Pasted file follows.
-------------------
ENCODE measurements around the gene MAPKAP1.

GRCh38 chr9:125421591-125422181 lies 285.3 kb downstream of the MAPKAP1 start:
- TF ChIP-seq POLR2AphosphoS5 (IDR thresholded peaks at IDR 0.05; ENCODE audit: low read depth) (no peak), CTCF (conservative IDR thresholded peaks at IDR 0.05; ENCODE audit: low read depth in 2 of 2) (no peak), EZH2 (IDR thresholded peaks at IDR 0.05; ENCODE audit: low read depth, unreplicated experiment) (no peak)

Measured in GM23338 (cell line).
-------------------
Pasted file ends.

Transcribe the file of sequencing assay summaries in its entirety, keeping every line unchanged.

ENCODE measurements around the gene MAPKAP1.

GRCh38 chr9:125421591-125422181 lies 285.3 kb downstream of the MAPKAP1 start:
- TF ChIP-seq POLR2AphosphoS5 (IDR thresholded peaks at IDR 0.05; ENCODE audit: low read depth) (no peak), CTCF (conservative IDR thresholded peaks at IDR 0.05; ENCODE audit: low read depth in 2 of 2) (no peak), EZH2 (IDR thresholded peaks at IDR 0.05; ENCODE audit: low read depth, unreplicated experiment) (no peak)

Measured in GM23338 (cell line).